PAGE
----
Procedures of the Supreme Court of Canada

From Wikipedia, the free encyclopedia
Jump to: navigation, search

The procedures of the Supreme Court of Canada for hearing cases is established in the Rules of the Supreme Court of Canada, the Supreme Court Act, and by tradition.

Terms and sittings[edit]

Hearings of the Supreme Court take place exclusively in the Supreme Court building in Ottawa. The Court sits three times a year for three months at a time starting in January, April, and October. Every two weeks that the Court sits is followed by a two-week break making for a total of 18 weeks a year of hearings. The Mondays are often reserved for hearing motions regarding ongoing appeals. The remaining days of the week the Court is used for hearings. The Court will hear one or two cases a day beginning at 9:30 a.m.

Quorum of the Court requires five Justices, but most cases are heard by a panel of seven or nine Justices. The Chief Justice presides over each hearing, except when away, in which case the next most senior judge will take over the Chief Justice's role.

Hearings are taped for delayed telecast in both of Canada's official languages and are often aired on CPAC on Saturdays. The court's hearings are open to the public except for certain sensitive cases where a sealing order is enacted. There are three rows of benches reserved for public seating, which are generally taken on a first-come, first-served basis except where it is reserved by counsel or parties in the appeal.

Leave to appeal[edit]

Initially, all civil and criminal cases had the right to appeal to the Supreme Court. An amendment to the Supreme Court Act in 1975 required that parties wishing to appeal must apply for "leave to appeal". The only exception is a select type of more serious criminal cases which were said to have leave "as of right", as well as reference questions submitted to the Court by the federal government.

Appeal applications are considered by the justices in groups of three. Only cases which raise questions of national importance are granted.[1] However, the reasons for their decisions are never given.


On the bench, the Chief Justice of Canada, or, in her absence, the senior puisne justice, presides from the centre chair with the other justices seated to her right and left by order of seniority of appointment. At sittings of the Court, the justices usually appear in black silk robes but they wear their ceremonial robes of bright scarlet trimmed with Canadian white mink in court on special occasions and in the Senate at the opening of each new session of Parliament.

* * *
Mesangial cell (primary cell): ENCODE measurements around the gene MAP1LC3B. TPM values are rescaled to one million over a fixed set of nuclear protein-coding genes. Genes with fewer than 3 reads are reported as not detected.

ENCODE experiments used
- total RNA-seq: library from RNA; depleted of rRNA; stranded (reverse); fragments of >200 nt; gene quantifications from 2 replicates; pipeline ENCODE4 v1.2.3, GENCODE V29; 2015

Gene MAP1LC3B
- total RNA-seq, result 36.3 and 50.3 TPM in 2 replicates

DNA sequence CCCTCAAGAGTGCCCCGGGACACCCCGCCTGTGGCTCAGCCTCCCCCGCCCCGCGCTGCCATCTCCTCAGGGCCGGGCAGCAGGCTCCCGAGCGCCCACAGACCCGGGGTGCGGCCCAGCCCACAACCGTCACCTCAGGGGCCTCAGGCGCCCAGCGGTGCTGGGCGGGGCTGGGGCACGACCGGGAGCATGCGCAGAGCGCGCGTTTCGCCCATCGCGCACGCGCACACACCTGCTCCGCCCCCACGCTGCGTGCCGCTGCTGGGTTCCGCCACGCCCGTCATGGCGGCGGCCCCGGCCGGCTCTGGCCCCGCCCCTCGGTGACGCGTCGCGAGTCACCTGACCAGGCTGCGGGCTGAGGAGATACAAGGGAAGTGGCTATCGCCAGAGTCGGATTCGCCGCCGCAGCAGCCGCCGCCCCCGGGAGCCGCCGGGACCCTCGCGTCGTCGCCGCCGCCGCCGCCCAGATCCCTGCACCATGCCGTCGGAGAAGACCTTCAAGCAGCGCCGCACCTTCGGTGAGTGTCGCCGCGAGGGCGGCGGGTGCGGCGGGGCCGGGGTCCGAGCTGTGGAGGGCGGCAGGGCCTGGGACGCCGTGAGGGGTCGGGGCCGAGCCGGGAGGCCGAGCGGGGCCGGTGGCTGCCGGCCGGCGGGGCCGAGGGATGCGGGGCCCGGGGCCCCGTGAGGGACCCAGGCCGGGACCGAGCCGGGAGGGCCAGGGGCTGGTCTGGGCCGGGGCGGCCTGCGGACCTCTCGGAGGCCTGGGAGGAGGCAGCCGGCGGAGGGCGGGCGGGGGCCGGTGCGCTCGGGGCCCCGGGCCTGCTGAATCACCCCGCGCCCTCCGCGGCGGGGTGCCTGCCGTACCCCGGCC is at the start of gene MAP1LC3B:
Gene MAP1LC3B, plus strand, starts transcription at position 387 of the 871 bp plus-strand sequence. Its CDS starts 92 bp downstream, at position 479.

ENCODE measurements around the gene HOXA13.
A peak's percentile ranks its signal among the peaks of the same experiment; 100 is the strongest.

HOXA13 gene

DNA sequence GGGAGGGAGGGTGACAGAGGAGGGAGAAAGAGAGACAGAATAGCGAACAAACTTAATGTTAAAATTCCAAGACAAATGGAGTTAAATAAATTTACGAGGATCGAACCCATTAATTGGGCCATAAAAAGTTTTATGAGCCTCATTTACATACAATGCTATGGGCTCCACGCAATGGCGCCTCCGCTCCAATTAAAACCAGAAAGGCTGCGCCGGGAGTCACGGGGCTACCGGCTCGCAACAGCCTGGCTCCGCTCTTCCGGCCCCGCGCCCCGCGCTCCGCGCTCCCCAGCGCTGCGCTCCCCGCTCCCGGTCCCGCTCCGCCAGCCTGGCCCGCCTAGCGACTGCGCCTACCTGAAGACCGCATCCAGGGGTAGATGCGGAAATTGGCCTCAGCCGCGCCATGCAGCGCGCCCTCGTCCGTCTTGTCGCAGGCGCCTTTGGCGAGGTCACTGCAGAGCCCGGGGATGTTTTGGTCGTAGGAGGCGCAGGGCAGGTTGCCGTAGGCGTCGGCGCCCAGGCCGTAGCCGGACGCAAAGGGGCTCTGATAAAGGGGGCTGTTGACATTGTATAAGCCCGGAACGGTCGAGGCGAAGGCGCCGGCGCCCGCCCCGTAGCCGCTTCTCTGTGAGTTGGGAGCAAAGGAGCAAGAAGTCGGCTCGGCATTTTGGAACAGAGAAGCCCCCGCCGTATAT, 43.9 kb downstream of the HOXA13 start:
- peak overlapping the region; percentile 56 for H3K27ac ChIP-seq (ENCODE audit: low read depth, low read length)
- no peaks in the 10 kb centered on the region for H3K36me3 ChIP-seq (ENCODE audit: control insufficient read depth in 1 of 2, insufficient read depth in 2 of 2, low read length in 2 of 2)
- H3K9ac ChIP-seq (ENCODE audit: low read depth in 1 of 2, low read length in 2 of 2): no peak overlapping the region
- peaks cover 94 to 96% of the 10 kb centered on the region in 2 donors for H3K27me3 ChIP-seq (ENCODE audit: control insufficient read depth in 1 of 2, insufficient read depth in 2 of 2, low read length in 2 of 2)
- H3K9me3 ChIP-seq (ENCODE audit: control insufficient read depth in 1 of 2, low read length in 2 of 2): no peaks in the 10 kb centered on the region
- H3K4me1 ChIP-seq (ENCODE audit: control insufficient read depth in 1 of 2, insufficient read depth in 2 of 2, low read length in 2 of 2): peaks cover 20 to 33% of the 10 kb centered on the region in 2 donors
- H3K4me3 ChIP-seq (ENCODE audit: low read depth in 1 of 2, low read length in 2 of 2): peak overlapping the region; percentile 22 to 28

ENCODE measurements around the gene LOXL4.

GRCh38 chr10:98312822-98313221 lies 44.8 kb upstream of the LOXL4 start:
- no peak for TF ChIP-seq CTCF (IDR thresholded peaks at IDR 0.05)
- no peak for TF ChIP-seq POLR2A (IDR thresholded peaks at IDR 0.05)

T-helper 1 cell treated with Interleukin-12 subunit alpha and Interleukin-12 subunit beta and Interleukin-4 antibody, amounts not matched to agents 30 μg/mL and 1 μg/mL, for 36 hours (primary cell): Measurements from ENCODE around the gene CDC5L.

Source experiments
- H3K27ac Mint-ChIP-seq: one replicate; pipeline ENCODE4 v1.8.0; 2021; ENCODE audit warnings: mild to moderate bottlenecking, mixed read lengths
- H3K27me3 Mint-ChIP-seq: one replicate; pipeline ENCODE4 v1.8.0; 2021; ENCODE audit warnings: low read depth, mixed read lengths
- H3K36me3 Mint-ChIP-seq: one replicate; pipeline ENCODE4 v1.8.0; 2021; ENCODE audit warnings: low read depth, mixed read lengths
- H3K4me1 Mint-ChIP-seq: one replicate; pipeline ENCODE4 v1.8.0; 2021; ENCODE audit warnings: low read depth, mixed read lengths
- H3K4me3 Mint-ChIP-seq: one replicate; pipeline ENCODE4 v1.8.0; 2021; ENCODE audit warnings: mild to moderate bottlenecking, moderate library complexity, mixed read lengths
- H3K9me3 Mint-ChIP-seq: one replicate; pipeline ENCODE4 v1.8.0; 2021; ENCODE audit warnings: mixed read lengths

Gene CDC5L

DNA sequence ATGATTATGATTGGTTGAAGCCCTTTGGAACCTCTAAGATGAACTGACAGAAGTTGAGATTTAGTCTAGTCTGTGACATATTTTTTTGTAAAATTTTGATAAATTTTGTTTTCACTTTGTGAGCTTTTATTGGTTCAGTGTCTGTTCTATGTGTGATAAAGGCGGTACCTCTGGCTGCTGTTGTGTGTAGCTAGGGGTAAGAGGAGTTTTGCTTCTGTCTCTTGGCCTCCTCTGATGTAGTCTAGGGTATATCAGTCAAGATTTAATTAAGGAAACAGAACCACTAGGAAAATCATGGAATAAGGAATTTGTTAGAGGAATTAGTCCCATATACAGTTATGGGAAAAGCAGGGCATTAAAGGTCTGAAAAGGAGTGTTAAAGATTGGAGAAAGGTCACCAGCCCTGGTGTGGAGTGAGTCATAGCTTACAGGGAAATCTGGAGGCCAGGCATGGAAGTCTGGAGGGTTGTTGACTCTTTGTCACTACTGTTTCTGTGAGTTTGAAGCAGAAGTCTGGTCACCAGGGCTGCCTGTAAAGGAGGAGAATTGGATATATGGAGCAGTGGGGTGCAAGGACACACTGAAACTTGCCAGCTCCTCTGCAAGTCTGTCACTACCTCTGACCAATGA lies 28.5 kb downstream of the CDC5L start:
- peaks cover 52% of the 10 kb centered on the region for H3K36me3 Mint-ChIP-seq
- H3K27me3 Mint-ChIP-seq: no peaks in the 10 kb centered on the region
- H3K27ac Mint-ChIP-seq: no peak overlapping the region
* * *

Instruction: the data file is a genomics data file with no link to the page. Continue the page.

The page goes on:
Historically, they were addressed as "My Lord/Lady" during sessions of the court, but this style of address was disapproved of by the current Chief Justice Beverly McLachlin, who has directed lawyers to use the simpler "Your Honour" or "Justice."

Each side is given one hour to make their submissions. Where there are multiple claimants or defendants they are required to split the time among them. However, in exceptional circumstances the parties may apply to the Court to have their time extended. Interveners are typically granted ten minutes to make their arguments.


Once the hearing is complete the judges convene in the judge's conference room behind the Court room to discuss this case. They sit at a round table in the room and each judge gives his or her opinion of the case, starting with the least senior judge. Typically, once the discussion is complete the justices make a tentative decision of the case, and in most cases a decision will be arrived at by the end the day.[2]

This practice was begun by Chief Justice Cartwright in the 1960s and was intended to reduce the number of separate reasons that the court was generating at the time and to maintain relations among the judges.[3]

Except where the decision is made orally in during the hearing, once a decision has been reached, an official reasons for judgment may not be made public for several months. During this time their decision may be rewritten several times, and there may be a significant amount of continued debate over how the propositions should be articulated and what should be left out. In the more divided cases, there is a possibility that a judge may switch sides and change the outcome of the case.


  1. ^ See the following: R. v. Gardiner, [1982] 2 S.C.R. 368 at 397, MacDonald v. City of Montreal, [1986] 1 S.C.R. 460 at 512 and R. v. Hinse, [1995] 4 S.C.R. 597 at 610, 629.
  2. ^ This is what Binnie has coined as the "sundown rule"
  3. ^ see C. L'Heureux-Dube, "The Dissenting Opinion: Voice of the Future?" (2000) Osgoode Hall Law Journal.

External links[edit]